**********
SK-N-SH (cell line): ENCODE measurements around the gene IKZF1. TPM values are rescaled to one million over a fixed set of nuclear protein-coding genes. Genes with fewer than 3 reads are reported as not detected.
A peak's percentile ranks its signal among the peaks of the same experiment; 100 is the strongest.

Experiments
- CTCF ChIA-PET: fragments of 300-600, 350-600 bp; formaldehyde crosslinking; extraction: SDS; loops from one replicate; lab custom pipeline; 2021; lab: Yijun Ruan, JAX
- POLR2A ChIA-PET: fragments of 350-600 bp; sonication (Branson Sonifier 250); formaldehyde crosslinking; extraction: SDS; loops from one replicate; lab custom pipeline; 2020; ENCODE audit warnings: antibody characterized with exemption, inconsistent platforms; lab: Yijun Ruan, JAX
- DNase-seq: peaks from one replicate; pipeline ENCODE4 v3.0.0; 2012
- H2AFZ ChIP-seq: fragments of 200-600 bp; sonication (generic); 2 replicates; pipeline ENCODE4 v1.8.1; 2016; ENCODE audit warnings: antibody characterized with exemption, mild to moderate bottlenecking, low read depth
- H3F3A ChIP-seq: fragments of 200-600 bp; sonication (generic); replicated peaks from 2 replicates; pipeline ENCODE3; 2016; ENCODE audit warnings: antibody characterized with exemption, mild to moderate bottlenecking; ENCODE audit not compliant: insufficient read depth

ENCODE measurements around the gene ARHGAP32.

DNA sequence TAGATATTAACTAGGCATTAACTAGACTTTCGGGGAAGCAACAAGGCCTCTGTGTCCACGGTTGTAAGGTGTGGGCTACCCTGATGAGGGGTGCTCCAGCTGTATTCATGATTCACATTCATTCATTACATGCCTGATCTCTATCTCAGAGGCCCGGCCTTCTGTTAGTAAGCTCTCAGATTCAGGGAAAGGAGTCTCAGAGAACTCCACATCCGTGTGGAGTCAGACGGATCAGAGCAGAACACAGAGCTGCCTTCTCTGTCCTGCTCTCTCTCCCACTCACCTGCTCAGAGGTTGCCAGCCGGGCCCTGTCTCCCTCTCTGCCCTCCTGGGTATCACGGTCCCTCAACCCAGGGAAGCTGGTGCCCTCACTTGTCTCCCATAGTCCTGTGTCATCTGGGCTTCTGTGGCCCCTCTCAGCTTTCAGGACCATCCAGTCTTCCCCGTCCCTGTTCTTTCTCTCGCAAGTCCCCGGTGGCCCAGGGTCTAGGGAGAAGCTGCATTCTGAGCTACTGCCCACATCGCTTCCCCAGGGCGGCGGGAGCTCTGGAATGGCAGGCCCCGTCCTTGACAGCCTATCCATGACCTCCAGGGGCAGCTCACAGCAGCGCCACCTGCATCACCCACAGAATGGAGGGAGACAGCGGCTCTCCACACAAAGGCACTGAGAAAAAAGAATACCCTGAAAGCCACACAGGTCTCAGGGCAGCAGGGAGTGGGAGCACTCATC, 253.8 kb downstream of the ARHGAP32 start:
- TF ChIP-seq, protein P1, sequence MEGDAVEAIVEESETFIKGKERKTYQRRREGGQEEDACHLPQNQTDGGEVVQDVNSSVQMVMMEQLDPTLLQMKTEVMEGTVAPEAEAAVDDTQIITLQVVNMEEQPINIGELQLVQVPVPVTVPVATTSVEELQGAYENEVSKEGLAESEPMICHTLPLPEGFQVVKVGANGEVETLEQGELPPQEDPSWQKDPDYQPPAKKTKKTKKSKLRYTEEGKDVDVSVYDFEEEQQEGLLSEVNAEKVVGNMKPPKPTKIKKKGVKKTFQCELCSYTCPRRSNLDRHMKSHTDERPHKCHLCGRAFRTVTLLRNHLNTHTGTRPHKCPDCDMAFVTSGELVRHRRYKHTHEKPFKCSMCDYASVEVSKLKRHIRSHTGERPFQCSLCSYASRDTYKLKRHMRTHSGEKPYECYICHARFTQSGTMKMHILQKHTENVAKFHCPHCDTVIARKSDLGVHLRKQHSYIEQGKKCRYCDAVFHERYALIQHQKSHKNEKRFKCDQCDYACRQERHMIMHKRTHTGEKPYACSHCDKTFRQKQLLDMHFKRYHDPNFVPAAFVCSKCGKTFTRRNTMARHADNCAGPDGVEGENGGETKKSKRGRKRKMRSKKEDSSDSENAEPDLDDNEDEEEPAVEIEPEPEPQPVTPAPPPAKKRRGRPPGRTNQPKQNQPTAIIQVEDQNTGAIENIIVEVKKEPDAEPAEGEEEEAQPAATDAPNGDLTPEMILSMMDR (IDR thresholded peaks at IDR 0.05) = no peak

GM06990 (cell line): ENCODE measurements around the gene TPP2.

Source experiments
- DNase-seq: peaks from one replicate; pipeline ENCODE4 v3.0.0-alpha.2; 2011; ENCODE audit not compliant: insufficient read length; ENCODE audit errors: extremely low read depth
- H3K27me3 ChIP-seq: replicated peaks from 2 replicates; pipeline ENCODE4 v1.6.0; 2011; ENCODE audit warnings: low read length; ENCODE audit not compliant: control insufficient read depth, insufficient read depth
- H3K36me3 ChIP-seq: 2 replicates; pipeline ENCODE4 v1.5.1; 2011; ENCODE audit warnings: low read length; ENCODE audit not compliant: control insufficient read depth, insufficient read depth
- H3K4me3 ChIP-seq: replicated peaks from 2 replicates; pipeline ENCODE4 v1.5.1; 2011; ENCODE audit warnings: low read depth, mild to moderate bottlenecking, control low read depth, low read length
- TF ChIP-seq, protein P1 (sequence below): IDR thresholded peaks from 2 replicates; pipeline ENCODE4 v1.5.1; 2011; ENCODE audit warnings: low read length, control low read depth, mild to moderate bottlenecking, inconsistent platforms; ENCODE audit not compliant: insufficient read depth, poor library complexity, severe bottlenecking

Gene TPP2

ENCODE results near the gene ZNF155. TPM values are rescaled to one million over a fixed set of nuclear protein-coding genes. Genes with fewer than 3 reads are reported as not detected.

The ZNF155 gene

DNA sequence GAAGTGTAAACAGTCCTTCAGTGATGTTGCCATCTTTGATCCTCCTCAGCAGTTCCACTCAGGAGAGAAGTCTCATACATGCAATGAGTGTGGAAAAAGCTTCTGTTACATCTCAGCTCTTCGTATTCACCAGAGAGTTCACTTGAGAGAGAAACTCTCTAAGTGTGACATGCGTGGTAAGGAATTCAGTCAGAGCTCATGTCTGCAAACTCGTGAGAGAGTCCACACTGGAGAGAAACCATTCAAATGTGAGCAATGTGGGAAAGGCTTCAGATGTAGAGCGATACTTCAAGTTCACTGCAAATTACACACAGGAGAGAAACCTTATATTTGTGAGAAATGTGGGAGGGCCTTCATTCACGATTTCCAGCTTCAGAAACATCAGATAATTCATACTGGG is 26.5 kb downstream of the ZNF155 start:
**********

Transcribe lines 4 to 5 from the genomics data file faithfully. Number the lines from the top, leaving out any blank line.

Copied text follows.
- CTCF ChIA-PET: fragments of 300-600, 350-600 bp; formaldehyde crosslinking; extraction: SDS; loops from one replicate; lab custom pipeline; 2021; lab: Yijun Ruan, JAX
- POLR2A ChIA-PET: fragments of 350-600 bp; sonication (Branson Sonifier 250); formaldehyde crosslinking; extraction: SDS; loops from one replicate; lab custom pipeline; 2020; ENCODE audit warnings: antibody characterized with exemption, inconsistent platforms; lab: Yijun Ruan, JAX